[ 395 Pa. Page 171]

Section 13 of the Ordinance authorizes the Board to hear and decide special exceptions and variances as follows: "In exercising the above mentioned powers, the Board may reverse or affirm, wholly or partly, or may modify, the order, requirement, decision or determination appealed from, and may make such order, requirement, decision or determination as ought to be made, and, to that end, shall have all the powers of the Zoning Officer."

This latter provision of the Allentown Zoning Ordinance is based upon the identical wording of the enabling section of the Third Class City Code authorizing cities to enact zoning ordinances: 53 PS § 39126.

The power of a Board of Adjustment to impose as a prerequisite to the granting of an extension of a non-conforming use or to the grant of a variance, reasonable conditions, or restrictions or safeguards, is inherent in a Board of Adjustment. This power has been impliedly recognized and approved by the Court in Nicholson v. Zoning Board of Adjustment, 392 Pa. 278, 140 A.2d 604; Freed v. Power, 392 Pa. 195, 139 A.2d 661; Gish v. Exley, 153 Pa. Superior Ct. 653, 34 A.2d 925; Consolidated Cleaning Shops, Inc., 103 Pa. Superior Ct. 66, 157 A. 811; and also in many decisions of lower Courts. See also to the same effect: McQuillin, "Municipal Corporations", Vol. 8, § 25.271.

The Board, in addition to hearing voluminous testimony, twice visited the premises and physically viewed the operation of the plant and surrounding neighborhood. The Board in the face of strenuous objections by neighbors, granted Everson nearly everything he requested in his application for expansion and for a variance. However, the Board did require Everson to landscape and pave the open parking lot with suitable shrubbery to protect neighboring residences from lights, noise, gas fumes, dust and gravel, and because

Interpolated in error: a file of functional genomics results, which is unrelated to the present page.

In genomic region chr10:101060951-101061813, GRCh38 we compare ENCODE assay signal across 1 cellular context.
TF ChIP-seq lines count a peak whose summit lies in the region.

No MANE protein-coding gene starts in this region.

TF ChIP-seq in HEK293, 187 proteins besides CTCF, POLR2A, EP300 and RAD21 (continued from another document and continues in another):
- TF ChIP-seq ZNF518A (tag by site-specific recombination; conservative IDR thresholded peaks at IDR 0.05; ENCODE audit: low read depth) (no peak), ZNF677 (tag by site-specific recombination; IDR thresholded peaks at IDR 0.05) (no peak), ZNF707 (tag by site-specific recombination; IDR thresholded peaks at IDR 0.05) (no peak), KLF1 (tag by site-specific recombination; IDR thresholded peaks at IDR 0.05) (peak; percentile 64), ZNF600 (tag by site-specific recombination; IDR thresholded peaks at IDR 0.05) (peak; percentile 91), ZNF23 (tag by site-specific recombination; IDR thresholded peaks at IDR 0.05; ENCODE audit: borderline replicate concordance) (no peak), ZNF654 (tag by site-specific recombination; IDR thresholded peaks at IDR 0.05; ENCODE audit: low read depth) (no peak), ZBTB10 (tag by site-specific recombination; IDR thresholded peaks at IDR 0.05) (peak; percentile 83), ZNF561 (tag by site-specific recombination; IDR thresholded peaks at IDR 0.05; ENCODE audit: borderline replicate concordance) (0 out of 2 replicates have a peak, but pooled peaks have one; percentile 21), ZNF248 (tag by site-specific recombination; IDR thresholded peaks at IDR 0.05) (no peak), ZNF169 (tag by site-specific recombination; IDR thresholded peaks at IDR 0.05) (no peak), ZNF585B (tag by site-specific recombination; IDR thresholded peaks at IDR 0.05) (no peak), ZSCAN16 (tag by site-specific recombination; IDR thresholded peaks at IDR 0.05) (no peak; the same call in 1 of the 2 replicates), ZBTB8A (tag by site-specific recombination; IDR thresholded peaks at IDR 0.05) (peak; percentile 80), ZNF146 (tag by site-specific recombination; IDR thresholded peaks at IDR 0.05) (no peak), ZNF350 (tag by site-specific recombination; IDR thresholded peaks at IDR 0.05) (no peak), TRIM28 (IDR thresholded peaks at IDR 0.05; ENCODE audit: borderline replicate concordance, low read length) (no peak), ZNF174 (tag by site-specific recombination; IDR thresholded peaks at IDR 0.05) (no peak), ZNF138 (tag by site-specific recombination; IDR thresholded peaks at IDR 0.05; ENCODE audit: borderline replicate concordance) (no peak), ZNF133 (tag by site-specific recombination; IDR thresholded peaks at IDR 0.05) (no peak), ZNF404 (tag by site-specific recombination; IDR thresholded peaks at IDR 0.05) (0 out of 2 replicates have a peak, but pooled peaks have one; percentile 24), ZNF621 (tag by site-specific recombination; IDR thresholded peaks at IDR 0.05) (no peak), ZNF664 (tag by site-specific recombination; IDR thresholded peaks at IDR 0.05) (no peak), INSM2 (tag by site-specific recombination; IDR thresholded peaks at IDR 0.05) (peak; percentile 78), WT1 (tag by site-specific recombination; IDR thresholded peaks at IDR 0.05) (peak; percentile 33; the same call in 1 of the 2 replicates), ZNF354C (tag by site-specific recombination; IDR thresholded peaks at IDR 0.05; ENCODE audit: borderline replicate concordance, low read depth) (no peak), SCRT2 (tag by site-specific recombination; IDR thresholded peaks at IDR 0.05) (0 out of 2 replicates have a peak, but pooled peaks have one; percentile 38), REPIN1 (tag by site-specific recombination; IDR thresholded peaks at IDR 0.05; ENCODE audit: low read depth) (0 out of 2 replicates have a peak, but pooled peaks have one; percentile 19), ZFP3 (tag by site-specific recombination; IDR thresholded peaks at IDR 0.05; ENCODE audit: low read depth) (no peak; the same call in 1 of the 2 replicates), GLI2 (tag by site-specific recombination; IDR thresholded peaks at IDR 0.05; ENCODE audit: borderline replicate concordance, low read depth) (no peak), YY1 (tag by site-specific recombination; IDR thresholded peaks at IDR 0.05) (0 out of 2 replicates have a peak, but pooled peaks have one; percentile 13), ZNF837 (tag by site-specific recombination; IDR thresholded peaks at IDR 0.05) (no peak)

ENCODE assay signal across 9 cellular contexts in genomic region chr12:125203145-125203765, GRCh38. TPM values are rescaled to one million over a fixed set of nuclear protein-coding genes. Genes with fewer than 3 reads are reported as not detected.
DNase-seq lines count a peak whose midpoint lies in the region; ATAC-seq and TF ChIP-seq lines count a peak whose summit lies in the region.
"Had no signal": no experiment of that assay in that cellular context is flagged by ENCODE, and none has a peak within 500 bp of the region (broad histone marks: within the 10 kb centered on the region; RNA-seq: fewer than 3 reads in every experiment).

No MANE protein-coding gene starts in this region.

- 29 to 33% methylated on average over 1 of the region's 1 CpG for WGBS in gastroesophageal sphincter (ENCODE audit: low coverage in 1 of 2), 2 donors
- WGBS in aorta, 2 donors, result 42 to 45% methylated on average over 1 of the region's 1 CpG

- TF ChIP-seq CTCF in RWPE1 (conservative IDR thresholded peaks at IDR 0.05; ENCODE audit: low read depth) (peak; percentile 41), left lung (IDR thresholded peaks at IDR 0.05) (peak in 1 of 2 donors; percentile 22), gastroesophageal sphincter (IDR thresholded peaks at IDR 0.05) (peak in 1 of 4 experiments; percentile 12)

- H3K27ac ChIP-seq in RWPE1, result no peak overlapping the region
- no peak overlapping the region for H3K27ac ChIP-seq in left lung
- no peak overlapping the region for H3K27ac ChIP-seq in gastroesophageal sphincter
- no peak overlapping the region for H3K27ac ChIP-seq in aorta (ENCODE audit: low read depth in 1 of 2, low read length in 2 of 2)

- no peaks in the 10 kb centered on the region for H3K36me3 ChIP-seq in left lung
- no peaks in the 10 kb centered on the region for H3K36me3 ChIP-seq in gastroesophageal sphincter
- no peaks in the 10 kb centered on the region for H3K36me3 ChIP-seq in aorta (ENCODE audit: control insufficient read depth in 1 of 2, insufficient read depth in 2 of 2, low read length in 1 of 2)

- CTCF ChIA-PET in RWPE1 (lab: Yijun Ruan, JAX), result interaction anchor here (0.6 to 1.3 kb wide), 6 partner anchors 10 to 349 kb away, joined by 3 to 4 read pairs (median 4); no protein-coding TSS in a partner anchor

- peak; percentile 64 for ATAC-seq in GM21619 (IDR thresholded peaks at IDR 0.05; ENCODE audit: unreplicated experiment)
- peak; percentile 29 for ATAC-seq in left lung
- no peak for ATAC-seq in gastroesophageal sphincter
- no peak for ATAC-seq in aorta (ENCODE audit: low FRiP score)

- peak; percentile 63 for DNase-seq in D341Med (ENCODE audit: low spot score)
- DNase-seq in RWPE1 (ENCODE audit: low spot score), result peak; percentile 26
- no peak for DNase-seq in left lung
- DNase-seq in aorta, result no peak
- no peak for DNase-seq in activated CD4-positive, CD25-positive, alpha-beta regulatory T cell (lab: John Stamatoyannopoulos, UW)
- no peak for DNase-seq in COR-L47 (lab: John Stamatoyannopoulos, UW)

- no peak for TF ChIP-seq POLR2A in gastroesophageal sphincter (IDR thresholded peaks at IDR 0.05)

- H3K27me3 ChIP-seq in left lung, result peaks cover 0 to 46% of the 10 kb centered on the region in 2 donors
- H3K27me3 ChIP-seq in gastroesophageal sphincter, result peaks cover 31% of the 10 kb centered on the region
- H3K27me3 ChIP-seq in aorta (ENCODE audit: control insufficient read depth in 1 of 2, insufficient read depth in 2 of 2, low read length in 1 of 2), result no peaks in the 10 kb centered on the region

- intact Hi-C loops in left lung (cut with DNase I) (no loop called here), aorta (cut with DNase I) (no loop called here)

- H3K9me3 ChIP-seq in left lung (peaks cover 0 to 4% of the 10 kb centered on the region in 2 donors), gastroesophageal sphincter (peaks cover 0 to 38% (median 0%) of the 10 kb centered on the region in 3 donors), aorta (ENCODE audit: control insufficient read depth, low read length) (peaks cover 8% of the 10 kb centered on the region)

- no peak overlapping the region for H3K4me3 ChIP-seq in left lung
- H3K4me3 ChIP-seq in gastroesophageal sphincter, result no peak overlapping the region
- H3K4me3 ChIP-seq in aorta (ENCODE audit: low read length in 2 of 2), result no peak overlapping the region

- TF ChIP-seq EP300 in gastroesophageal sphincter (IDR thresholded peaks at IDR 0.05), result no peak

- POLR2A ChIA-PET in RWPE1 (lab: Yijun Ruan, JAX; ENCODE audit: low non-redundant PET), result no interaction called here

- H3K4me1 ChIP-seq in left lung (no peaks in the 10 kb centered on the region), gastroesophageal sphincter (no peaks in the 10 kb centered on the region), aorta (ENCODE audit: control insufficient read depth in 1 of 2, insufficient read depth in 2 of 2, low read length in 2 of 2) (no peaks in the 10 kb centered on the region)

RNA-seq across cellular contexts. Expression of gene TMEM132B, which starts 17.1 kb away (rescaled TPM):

[ 395 Pa. Page 172]

    of the limited parking areas on the streets and the additional vehicles necessitated by an increase in Everson's employees, required a paved (black top) off-street parking area for its employees. We cannot say that it was an abuse of discretion under the facts here present.

The prohibition of external storage of Everson's materials which was made by the Board after additional testimony had been taken, raises a close question. The question in this Court is not what decision we would have made had we been the Board of Adjustment or the lower Court. These cases come to this Court in the nature of a broad certiorari and we examine the record to see whether there is adequate evidence to sustain the findings and whether there has been a manifest abuse of discretion or an error of law: Silverco v. Zoning Board of Adjustment, 379 Pa. 497, 109 A.2d 147; Rolling Green Golf Club Case, 374 Pa. 450, 97 A.2d 523; Nicholson v. Zoning Board of Adjustment, 392 Pa., supra.

Everson testified in general language that he used the open area part of his lot for the storage of materials outside the building, prior to the ordinance. Some of this storage consisted of debris - oil drums and empty crates. The Board apparently found*fn* that Everson's open area usage prior to the ordinance was only cursory and was not vital or necessary and had not been sufficiently established.


Under all the facts, we find no abuse of discretion or error of law. Order affirmed; each party to pay his and its respective costs.